JPMorgan Ends Free Uber Rides For Junior Bankers As Traders Ordered To Return To The Office

Many wondered whether JP Morgan and CEO Jamie Dimon might be left with an embarrassing PR disaster when it emerged earlier this week that another COVID-19 outbreak had been reported inside its Manhattan office building on Madison Ave. After all, the bank was the first on Wall Street to demand that its traders start returning to the office.

But as if that weren't enough, the bank's comms department also publicized research claiming that working from home helped to drain the "creative energy" of its staff. While we imagine some of JPM's clients appreciate the bank's reassuring perspective on the importance of interpersonal collaboration, its junior employees probably don't feel the same.

With senior traders in NYC and London set to return by the end of next week (that's the deadline; to be sure, many are already back, hence the outbreak), Bloomberg reports that the bank has ended a program allowing junior employees to expense Uber ribes to and from work.

JPMorgan Chase & Co. is no longer allowing junior sales and trading staff to take Uber to work on the company dime, reversing a measure enacted early in the coronavirus pandemic to help workers feel comfortable commuting to the office.

The change was communicated by managers last week, according to people with knowledge of the matter, who asked not to be identified discussing an internal policy. The move comes as more of the bank’s workers make plans to resume working at offices in New York and London, with senior traders required to return next week.

JPMorgan started reimbursing employees for Uber and taxi rides to the office for traders below the managing director level right after the pandemic started so they wouldn’t have to use public transportation. Some of the bank’s more senior traders had been walking or driving to work.

Like many corporate employers, JPM allowed employees to take precautions like using ride shares instead of taking hte subway. But particularly in places like NYC, those costs add up. However, as whoever leaked the news about the decision clearly emphasized, anxieties about the NYC subway's maintenance and sanitary practices are adding to a host of worries shouldered by junior employees.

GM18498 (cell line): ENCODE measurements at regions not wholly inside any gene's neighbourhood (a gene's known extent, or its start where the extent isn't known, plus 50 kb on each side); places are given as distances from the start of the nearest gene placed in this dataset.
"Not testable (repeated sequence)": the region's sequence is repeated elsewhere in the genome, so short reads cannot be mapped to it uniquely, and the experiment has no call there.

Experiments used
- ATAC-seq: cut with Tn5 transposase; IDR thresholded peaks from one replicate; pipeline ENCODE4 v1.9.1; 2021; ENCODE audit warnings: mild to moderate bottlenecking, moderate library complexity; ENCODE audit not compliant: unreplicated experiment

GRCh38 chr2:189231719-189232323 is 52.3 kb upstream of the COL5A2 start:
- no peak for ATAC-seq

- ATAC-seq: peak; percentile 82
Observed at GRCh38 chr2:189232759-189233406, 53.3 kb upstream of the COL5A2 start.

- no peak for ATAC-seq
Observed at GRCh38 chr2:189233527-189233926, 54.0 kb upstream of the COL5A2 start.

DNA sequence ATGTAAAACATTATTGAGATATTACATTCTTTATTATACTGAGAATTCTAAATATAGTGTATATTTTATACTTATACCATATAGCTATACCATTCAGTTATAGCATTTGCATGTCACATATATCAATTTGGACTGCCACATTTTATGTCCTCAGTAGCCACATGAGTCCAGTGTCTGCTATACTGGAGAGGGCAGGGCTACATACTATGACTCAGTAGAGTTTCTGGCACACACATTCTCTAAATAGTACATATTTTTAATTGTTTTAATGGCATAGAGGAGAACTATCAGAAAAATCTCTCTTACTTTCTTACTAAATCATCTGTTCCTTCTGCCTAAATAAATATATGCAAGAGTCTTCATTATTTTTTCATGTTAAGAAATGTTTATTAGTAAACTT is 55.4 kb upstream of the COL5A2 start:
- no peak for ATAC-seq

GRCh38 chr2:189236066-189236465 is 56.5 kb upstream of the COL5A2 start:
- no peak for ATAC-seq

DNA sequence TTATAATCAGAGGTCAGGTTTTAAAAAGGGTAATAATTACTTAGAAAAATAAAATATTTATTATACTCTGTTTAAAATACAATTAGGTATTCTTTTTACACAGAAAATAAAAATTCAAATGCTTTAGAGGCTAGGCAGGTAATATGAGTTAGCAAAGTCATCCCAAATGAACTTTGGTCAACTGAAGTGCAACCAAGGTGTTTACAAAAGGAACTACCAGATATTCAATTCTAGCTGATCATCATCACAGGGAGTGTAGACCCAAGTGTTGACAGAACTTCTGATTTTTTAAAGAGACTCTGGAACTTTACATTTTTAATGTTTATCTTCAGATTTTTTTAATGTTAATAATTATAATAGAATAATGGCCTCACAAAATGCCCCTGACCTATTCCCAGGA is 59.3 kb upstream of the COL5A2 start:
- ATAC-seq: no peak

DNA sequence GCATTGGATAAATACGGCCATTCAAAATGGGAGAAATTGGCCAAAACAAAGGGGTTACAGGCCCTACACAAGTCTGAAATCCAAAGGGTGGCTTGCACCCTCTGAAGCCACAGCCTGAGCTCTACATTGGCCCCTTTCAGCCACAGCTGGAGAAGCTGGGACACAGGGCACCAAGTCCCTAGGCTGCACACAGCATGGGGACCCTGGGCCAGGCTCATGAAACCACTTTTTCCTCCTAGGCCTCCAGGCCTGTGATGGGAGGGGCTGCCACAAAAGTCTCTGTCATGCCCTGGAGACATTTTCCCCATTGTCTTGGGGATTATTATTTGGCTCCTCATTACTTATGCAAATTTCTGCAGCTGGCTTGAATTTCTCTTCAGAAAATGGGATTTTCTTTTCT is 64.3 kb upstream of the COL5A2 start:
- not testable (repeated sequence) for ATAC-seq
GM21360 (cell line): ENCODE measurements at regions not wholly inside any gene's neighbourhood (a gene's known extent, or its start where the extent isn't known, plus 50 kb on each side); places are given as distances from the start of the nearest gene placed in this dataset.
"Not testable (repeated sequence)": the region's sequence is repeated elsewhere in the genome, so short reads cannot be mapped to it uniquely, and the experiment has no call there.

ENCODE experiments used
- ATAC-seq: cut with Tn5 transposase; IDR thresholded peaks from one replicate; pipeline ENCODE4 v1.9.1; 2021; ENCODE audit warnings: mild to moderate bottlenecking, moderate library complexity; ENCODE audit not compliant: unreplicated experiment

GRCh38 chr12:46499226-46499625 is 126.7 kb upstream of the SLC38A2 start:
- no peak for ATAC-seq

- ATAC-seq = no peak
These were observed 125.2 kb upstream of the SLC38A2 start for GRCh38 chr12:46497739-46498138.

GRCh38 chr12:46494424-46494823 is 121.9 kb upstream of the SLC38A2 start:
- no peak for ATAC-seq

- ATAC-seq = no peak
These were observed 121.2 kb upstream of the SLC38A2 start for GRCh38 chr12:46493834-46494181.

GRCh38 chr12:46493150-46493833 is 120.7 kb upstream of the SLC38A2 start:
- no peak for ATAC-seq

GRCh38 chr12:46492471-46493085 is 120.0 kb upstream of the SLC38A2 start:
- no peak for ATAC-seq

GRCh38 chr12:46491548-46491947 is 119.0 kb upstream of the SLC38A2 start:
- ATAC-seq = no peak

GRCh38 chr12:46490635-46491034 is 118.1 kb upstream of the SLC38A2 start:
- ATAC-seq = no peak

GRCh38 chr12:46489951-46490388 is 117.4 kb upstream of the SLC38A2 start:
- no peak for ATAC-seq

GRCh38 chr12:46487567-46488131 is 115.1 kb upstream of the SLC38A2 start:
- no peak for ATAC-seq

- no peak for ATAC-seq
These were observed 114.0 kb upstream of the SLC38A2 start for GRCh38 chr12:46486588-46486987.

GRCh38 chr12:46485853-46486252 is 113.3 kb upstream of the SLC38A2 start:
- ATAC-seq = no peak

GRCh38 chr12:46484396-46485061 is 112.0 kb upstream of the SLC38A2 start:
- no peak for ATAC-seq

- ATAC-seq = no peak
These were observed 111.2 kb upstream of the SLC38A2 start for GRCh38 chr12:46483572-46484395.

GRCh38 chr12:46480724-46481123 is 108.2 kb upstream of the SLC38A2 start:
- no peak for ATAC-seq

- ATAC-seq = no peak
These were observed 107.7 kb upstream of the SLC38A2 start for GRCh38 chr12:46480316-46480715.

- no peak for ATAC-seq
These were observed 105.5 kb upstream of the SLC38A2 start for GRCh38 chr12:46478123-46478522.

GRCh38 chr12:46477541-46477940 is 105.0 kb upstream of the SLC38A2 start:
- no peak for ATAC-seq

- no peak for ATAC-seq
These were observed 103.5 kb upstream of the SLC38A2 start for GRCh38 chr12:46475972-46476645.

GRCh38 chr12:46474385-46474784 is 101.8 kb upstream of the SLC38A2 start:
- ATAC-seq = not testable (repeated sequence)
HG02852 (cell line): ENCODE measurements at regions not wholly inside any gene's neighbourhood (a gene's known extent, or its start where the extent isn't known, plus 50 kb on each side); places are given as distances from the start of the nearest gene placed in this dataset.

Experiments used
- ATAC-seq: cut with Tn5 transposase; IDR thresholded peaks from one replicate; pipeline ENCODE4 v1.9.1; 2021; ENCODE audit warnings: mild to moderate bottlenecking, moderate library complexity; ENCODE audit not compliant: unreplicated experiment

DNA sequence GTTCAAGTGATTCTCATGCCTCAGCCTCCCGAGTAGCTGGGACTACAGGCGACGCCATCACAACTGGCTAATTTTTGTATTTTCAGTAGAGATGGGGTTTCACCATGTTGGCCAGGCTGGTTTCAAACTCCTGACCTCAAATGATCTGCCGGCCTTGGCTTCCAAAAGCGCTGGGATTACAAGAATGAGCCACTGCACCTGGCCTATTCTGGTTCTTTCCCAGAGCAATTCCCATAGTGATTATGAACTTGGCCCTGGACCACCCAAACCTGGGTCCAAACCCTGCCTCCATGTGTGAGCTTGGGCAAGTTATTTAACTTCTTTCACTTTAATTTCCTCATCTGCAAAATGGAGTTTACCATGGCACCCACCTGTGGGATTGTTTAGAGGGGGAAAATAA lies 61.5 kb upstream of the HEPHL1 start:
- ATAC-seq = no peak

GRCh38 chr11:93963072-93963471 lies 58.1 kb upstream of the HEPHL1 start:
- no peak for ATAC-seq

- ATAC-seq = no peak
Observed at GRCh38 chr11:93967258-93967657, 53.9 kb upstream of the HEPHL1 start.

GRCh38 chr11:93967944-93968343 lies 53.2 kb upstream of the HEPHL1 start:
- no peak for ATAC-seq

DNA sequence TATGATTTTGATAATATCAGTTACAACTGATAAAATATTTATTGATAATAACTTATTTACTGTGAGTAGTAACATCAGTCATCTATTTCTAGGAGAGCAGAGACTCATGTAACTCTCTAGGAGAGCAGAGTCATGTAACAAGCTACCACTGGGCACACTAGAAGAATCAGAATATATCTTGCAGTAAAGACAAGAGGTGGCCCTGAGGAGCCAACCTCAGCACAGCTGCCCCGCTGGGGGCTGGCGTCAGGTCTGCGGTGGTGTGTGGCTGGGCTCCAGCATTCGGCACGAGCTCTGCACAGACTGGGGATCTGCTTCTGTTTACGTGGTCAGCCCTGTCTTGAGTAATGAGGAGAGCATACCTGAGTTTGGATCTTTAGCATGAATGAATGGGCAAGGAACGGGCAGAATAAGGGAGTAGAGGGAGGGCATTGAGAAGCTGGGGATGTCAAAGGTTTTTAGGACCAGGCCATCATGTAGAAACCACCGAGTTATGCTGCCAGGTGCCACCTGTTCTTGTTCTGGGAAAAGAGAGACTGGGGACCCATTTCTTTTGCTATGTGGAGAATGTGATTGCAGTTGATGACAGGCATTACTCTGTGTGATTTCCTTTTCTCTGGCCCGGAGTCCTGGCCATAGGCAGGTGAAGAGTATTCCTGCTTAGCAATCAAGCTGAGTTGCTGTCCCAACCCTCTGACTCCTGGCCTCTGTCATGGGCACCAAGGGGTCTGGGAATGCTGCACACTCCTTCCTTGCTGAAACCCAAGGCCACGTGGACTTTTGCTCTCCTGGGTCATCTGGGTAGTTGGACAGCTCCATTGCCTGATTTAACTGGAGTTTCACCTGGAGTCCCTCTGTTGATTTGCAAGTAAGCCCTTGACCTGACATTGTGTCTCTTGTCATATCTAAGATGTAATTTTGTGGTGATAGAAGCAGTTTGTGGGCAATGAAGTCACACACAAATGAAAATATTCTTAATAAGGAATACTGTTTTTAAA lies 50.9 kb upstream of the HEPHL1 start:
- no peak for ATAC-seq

With New York officials taking extensive measures to make sure subway cars are clean and safe -- including ensuring mask use by riders -- some at the bank believe the city’s attempts to return to normalcy warrant a similar return to pre-pandemic policies, according to one of the people briefed on the changes.

JPMorgan spokesman Brian Marchiony declined to comment.

The change in policy is fueling anxiety among many junior workers who are uncomfortable taking the subway and buses, some of the people said. The concern is that, as more companies bring workers back, ridership on public transit will increase, making it less safe at a time when experts are forecasting a significant increase in Covid-19 cases this fall. Trading floors that will become more crowded as employees return to the office only exacerbate the situation, workers fear.

Many probably sympathized with Amazon warehouse workers after the company said it would end their hazard pay while outbreaks raged on at certain warehouses and distribution centers.

But junior bankers being forced to take the subway? Not so much. They better hope NYC doesn't see another rebound this fall.